14 answers

3 Year Old with Headaches

My 3.5 year old daughter frequently complains of her forehead hurting. It's gone on for about a year or so, and averages once or twice a month where she complains and sometimes cries. She always points to her general forehead area when I ask where it hurts. I can't seem to link it to any particular cause. For a while I thought it happened when she was tired, but then last week she woke up from a good nap and then complained of it hurting an hour or so later. The Dr. told us to keep a log of when it happens and noticeable patterns, but I can't seem to find a cause or common pattern for its occurence. Giving her Tylenol takes care of the pain, but I don't want to just be masking the pain and not finding the root of the problem.

Anybody have a similar experience or advice on what to do?

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What can I do next?

Featured Answers

Could be a food allergy. Might be worth getting her tested. Gluten or wheat intolerance tested too. If you don't want to got to a doc you can try an elimination diet first. Google "food allergy elimination diet" and see if it's something you want to try. Good luck.

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More Answers

Have you had her sinuses checked? Does she have allergies? I get headaches like that to for those reasons.

I hope you figure something out soon!

1 mom found this helpful

Forehead pain is sinuses. Talk to your doctor about allergies. She might need an antihistimine and a decongestant.

1 mom found this helpful

I assume you've had her vision checked? HEadaches are often linked to eye strain. Otherwise dehydration is a BIG contributor to headaches - try upping her water intake. Other than that, can she be evaluated by a pediatric neurologist? Talk to your pediatrician about this. Good luck.

1 mom found this helpful

Hi, A.. As part of my job as a nurse practitioner in child neurology, I deal with this every day.

Most common reasons for headaches: poor diet, dehydration, stress/anxiety (even good stress), lack of sleep (should be getting about 9-10 hrs/sleep/night) and lack of exercise. As some of the other readers asked, is there a family history of headaches/migraines? Are there particular times of the year or day that the headaches occur? Other important questions: is the pain associated with dizziness, nausea and/or vomiting, light or noise sensitivity? She is a little young but does she complain of seeing anything 'funny' when she has a headache or before getting a headache?

Headaches ARE common in children, despite what others, even pediatricians say and the chance of anything 'bad' causing it, ie, brain tumor is VERY rare! I agree that you should keep a log. It's OK to give ibuprofen (Advil or Motrin) as it's a better pain reliever than Tylenol. Make sure you are giving the appropriate dose. We tend to underdose children with pain which doesn't help. Do not use thses meds more than 3 times/week as they can cause more headaches.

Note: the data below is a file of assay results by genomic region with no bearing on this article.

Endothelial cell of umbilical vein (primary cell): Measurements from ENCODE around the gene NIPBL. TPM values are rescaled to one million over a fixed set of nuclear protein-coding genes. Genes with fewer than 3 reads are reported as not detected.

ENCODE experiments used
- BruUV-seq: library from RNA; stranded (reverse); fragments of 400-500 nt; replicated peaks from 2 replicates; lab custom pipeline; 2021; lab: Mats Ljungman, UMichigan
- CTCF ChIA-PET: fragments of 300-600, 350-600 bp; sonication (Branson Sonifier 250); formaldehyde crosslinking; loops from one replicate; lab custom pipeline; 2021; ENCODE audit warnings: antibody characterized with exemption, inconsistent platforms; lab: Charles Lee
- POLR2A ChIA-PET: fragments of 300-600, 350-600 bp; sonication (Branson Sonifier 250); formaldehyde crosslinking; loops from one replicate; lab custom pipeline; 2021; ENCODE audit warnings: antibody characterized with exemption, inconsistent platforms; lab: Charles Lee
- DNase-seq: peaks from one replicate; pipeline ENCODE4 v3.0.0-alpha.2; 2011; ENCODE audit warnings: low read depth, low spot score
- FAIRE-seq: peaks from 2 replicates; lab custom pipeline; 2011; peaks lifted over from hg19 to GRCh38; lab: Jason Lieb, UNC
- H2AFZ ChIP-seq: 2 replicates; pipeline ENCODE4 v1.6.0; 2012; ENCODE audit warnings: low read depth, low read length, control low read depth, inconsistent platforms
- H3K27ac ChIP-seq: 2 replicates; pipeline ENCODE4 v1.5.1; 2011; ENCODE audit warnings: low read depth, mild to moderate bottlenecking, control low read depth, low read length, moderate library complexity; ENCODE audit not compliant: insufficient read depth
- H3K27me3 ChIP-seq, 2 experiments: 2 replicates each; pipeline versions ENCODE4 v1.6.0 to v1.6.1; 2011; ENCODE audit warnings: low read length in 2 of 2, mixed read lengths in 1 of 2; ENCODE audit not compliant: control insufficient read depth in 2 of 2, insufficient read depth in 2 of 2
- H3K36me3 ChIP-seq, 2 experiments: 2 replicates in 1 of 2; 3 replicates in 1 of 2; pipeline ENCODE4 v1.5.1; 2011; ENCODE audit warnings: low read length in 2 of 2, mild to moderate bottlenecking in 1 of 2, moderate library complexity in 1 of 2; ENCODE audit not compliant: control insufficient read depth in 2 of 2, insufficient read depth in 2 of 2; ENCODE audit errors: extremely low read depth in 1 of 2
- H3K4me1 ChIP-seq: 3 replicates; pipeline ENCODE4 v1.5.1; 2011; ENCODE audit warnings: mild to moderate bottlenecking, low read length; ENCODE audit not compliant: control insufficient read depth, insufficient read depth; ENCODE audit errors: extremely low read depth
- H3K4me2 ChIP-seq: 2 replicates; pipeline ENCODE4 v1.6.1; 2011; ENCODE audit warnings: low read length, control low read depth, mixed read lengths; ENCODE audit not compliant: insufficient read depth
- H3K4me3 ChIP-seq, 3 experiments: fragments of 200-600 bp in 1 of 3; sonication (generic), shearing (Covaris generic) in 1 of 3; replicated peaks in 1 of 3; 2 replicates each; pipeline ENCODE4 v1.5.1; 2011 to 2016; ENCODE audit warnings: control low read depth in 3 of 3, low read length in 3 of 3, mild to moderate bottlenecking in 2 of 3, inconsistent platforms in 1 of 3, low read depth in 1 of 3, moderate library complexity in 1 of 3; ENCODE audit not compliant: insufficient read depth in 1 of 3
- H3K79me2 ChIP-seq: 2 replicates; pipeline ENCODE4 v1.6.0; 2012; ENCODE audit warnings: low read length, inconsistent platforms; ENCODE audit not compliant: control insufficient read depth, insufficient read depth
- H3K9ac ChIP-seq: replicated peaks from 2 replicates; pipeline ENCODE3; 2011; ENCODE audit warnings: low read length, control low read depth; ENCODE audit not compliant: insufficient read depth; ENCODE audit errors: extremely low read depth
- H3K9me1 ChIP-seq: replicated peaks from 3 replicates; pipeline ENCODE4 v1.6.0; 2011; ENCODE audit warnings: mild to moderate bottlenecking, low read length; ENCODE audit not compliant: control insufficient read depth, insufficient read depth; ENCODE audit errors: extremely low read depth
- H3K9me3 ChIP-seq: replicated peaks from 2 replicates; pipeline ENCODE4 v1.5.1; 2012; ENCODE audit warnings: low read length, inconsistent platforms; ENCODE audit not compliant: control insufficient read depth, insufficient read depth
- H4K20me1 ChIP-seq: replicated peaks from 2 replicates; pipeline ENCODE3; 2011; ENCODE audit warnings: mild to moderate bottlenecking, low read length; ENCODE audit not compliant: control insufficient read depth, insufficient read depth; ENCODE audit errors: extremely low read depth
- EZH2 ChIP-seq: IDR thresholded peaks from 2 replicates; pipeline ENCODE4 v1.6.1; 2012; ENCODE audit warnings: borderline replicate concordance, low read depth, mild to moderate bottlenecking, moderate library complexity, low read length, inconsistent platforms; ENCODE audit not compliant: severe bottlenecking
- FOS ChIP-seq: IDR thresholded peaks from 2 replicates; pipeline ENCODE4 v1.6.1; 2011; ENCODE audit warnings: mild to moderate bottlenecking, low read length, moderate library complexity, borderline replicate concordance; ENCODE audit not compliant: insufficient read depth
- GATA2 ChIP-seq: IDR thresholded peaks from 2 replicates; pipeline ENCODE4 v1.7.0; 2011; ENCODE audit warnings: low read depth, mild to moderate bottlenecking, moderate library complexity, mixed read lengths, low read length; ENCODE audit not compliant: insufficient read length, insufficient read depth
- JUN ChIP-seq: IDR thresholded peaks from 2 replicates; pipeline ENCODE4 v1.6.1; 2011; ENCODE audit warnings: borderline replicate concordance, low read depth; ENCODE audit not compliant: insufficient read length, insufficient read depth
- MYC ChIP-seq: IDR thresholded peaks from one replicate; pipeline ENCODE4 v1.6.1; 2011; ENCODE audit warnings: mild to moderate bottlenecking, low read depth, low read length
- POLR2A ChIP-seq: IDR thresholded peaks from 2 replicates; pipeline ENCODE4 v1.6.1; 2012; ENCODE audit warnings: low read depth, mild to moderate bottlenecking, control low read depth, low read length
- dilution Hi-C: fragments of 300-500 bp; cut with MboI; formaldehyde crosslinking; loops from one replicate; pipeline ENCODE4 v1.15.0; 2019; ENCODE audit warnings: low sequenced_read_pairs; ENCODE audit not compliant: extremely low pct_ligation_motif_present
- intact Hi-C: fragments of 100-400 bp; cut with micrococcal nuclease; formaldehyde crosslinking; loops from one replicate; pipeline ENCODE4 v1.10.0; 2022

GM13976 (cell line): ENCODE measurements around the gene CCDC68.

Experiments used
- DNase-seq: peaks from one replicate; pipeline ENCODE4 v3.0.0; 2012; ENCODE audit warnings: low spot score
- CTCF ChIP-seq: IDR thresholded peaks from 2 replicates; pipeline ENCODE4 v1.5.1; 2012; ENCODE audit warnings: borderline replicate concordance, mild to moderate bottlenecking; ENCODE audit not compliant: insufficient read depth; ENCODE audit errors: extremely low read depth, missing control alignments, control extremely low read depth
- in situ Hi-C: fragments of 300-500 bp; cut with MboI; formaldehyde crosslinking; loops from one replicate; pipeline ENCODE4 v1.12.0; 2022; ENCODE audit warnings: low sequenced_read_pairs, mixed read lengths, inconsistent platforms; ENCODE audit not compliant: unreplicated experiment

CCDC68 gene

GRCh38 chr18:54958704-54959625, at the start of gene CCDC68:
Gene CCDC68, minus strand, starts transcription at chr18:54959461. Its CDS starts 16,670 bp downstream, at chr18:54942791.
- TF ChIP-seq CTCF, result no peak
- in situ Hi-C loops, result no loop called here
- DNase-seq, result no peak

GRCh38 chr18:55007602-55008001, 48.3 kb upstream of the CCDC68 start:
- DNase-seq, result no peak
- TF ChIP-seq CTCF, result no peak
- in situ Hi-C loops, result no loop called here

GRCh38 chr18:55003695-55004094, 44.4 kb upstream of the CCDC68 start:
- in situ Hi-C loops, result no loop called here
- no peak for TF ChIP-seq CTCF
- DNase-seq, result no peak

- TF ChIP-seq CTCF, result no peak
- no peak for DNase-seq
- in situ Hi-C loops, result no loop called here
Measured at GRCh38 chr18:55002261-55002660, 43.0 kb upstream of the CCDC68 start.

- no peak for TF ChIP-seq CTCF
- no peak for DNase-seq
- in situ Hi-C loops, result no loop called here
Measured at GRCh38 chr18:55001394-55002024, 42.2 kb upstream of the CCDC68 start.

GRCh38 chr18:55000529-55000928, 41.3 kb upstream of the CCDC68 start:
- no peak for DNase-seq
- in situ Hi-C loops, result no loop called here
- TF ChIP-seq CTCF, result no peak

Revisit your pediatrician in a few weeks after keeping a log to see if you can come up with a trigger and address the trigger. If they occur mostly in the afternoon, probably due to lack of sleep. If the headache frequency increases over time or wakes her up in the middle of the night, she might want to be seen by a child neurologist.

I'd try this first.

Good luck!

K. M.

1 mom found this helpful

I would have her vision checked. Both of my kids complained of headaches and it turned out they needed glasses.

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Migraines/Headaches can be allergy related. Does she have hay fever or other allergy symptoms?

1 mom found this helpful

Hi A., have you looked into a correlation between foods your daughter eats and her headaches? It can by foods she eats on a regular basis, foods she eats only 1-2 times per month or food additives/preservatives. I see many kids with food sensitivities in my practice who can have a wide range of symptoms. Perhaps you should try keeping a food journal for a month and see if you notice particular foods causing headaches 6-72 hours after consuming the same food.

I hope you can figure this one out! I feel so bad for your little one (and you for feeling helpless!).

In Health,
L. Vachani

1 mom found this helpful

My son was about that age when he started getting frequent headaches. They got worse and we first went to the ped. then the neurologist. Turns out they were migraines. We have a family history of migraines on both sides, so it was fairly easy for my son to get a diagnosis. Our neurologist was great and suggested supplements of riboflavin and magnesium. This works well for him. If I could have, I would have dealt with this earlier as it had an effect on him in school before we got it under control. Keep working with your doctor, keep the records and if they end up being migraines, find out what the triggers are and consider the supplements. Keep your duaghter hydrated and be careful about using too much tylenol as she could be getting rebound headaches. Also, when my son (or I) just start getting a headache, a strong cup of black tea (caffeine does the trick) can work.

I hope this gets better for her. I know that it can be very difficult.

1 mom found this helpful

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